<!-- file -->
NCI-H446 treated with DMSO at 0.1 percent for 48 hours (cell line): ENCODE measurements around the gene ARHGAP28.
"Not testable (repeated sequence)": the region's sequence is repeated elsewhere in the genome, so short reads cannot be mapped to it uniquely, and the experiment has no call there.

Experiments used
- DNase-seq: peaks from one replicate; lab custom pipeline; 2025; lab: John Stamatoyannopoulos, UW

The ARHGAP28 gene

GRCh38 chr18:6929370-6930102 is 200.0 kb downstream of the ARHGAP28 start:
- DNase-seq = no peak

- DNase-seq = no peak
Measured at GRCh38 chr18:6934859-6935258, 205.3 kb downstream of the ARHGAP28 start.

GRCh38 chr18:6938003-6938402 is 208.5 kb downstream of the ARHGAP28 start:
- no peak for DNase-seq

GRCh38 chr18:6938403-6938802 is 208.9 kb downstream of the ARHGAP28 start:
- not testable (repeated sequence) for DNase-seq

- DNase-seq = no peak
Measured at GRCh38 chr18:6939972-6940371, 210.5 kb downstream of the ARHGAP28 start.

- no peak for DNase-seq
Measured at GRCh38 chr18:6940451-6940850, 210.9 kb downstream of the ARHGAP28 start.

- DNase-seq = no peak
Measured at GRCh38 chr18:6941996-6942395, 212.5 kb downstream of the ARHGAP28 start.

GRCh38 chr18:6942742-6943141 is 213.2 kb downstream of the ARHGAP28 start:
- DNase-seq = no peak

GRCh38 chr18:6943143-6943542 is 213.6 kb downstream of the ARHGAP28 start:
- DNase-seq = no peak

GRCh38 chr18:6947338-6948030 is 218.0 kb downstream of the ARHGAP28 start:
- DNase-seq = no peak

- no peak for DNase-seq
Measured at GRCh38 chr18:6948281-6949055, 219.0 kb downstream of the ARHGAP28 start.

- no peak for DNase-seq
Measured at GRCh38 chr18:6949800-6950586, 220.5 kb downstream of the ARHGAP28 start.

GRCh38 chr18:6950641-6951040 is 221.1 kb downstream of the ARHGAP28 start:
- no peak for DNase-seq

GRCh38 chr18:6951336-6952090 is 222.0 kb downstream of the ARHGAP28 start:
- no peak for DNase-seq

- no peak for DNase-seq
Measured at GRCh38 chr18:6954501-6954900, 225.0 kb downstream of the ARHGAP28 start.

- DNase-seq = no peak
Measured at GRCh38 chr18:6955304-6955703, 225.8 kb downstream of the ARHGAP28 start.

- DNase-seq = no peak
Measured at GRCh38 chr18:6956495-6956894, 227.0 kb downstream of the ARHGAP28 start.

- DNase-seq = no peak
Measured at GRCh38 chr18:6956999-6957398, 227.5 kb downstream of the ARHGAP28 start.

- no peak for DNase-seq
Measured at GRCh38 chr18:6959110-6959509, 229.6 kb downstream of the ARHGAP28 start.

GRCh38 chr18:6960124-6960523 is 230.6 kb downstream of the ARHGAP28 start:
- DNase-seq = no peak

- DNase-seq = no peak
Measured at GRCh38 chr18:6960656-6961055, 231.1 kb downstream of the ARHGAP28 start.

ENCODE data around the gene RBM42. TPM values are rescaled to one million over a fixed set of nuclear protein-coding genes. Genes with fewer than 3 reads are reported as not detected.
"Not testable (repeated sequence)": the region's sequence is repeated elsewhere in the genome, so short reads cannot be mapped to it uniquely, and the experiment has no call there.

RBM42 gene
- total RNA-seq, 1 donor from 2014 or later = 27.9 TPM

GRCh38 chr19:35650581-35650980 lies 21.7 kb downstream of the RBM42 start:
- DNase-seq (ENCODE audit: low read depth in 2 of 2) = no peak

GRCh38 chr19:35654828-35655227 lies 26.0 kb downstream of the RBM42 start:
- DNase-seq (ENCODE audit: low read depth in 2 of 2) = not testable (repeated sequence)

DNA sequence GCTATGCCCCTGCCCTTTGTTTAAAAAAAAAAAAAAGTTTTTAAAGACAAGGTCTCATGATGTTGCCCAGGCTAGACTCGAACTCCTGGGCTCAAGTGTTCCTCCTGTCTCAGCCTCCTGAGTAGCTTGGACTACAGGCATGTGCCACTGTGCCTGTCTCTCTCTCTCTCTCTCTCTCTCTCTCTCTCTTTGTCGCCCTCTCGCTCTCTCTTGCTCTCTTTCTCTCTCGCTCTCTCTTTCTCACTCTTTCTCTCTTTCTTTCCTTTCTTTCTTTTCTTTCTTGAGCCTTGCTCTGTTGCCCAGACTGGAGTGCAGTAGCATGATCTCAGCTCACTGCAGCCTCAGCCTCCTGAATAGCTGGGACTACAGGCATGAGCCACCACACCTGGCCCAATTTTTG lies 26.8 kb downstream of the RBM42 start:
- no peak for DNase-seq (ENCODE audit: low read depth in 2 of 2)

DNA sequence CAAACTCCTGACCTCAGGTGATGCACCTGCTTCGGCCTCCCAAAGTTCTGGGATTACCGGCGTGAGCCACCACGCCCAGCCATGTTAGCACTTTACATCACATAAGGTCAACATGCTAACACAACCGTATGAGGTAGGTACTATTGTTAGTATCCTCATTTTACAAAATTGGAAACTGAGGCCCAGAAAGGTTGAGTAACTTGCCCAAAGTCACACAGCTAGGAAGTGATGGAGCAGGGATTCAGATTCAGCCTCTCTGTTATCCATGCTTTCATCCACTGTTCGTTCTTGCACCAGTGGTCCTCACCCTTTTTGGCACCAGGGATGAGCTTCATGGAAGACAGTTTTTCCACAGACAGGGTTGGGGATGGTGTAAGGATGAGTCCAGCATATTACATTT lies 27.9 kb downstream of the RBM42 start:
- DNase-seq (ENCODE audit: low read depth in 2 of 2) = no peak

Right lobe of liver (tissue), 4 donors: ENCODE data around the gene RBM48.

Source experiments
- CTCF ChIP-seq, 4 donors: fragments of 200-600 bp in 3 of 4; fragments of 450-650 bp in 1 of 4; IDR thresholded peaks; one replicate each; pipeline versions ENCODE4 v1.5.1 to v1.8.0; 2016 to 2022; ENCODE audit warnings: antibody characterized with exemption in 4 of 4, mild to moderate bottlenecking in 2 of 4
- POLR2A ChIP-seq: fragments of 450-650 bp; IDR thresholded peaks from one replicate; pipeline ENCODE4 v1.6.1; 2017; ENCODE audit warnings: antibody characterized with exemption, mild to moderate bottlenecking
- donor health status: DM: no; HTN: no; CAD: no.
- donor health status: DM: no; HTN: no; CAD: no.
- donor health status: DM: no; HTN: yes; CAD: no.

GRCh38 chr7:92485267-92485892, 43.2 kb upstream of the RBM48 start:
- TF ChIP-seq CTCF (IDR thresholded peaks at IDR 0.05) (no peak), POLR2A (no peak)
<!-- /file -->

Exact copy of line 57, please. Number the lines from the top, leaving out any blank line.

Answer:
- no peak for DNase-seq (ENCODE audit: low read depth in 2 of 2)